My only gripe with the tale is that it felt like the first half of the book was trying too hard to get its point across. I suppose my youth could have been different from the kids in this story, but with the exception of playing a game called “Smear the Queer” (not even knowing how ass-backwards that was at the time), our epithets of choice weren’t “gay,” “queer,” “fag,” etc. Am I saying I never heard those words? No. But the kids in this story use them all the time in every circumstance, and this is before the one boy is outed for his sexuality. While I think the slurs made all the sense in the world after the boy was being targeted, it just seemed like too much before that point.
In the end, I would give Odd Man Out an 8 out of 10. It’s a difficult book to read, both because of the vile words and actions that the campers partake in, but also because it challenges people to think differently, act appropriately, and cast their gaze inward to see how they view an underprivileged and underappreciated slice of our population. Simply put, this book forces introspection, which is never a bad thing.
Much Ado About Nothing: Welcome to the blog, James! I appreciate you taking the time to answer some questions.
After rereading “Death Songs” this month, it reminded me that you’ve been a very successful collaborator with your writing. I’m generally wary of such tales because the storylines rarely come together for me (e.g. The Talisman by King and Straub, which I’ve tried and failed to finish on three separate occasions), yet somehow you’ve done this multiple times with numerous authors, and the results have been entertaining each time. Two-part question: first, what is it about collaborating that draws you back for more, and second, do you have more of these projects in the pipeline?
James Newman: Thanks so much for having me, Andy. Been too long since we caught up, old friend…
First of all, it’s refreshing to hear someone else admit that he couldn’t get into THE TALISMAN. I’ve tried to read it several times too, but never succeeded. I can’t put a finger on why. It just never hooked me, for some reason.
I love collaborating with other writers, and I’m blessed to have been involved in several such projects, all of them quite successful judging from reader feedback. I think the thing that makes collaboration work, first and foremost, is a friendship with your writing partner. Before you ever write a single sentence, the two of you need to know that you CAN work together. Of course I mean that your styles should mesh nicely, but additionally it goes without saying that I wouldn’t want to work with some prick I couldn’t stand! That’s true whether we’re talking about writing a book or moving furniture. All joking aside, though, like I said…I have been very fortunate to have worked with guys who are not only pals of mine but they’re incredible writers as well. Folks like Donn Gash, with whom I wrote DEATH SONGS FROM THE NAKED MAN — he might just be my oldest friend in the world. We met in junior high, formed a quick friendship based on a love of horror movies and comic books, and the rest is history. Readers will see more from us in the future, I’m pretty sure. I’ve also collaborated with my good friends Jason Brannon (THE CHURCH OF DEAD LANGUAGES) and James Futch (NIGHT OF THE LOVING DEAD).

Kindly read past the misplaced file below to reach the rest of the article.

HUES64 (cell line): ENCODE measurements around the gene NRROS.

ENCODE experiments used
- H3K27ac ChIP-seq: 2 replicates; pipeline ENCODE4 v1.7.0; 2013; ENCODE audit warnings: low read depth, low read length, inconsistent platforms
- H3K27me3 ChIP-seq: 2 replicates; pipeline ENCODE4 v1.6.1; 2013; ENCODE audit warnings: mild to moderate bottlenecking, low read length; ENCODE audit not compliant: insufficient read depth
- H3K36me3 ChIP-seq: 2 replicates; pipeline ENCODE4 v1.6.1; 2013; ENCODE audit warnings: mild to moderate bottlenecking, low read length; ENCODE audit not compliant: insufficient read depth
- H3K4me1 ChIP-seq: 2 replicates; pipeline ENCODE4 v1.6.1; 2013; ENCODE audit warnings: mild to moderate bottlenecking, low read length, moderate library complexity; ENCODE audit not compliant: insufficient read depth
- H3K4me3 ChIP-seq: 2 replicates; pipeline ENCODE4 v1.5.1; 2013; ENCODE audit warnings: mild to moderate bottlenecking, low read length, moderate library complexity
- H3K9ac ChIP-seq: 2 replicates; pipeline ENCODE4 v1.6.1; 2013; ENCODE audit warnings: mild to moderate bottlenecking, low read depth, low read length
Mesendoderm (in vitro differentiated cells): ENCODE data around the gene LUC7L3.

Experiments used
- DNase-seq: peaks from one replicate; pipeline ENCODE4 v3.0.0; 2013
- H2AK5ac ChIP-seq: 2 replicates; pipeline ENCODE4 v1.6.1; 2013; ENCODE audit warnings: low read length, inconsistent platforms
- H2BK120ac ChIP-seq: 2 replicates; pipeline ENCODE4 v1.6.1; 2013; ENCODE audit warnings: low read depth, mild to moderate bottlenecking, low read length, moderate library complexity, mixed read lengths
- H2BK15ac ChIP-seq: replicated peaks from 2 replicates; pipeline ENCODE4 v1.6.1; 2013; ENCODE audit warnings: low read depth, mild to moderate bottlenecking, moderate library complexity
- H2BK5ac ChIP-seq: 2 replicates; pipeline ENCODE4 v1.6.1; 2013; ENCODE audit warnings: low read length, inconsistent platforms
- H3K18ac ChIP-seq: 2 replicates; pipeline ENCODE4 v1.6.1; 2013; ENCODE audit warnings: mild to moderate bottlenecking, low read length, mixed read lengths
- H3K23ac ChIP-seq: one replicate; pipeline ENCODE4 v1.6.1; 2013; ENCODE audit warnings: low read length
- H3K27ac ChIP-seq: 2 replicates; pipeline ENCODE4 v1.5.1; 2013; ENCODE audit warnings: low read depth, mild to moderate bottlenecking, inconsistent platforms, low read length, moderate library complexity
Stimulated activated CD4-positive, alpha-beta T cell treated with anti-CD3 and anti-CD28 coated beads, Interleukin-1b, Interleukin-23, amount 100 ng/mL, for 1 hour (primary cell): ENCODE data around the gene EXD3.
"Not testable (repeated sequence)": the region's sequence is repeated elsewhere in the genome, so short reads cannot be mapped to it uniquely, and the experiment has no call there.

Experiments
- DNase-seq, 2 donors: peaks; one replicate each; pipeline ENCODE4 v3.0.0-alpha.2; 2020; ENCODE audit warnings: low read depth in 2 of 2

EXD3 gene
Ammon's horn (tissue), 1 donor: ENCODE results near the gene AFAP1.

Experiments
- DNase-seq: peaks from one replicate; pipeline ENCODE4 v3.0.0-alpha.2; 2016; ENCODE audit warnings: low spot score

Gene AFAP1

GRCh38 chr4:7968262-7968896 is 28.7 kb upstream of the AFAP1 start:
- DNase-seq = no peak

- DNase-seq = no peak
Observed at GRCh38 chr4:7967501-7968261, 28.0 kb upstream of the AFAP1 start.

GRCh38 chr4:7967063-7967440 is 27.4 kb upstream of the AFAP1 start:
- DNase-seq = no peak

As for what I’ve got in the pipeline, there are two more collaborations on the way, each with a fellow I became fast friends with during the last few years. Mark Allan Gunnells was a fan of my work before we became pals, and that’s turned into a great friendship made even stronger by the fact that Mark and I have been able to hang out in person now and then because we only live about 45 minutes apart from one another. Our short novel DOG DAYS O’ SUMMER should be out this year. I like to describe it as “sorta what you’d get if a werewolf walked into my novel MIDNIGHT RAIN.” Unfortunately, it’s not been officially announced by the publisher so I’m unable to share more details at the moment.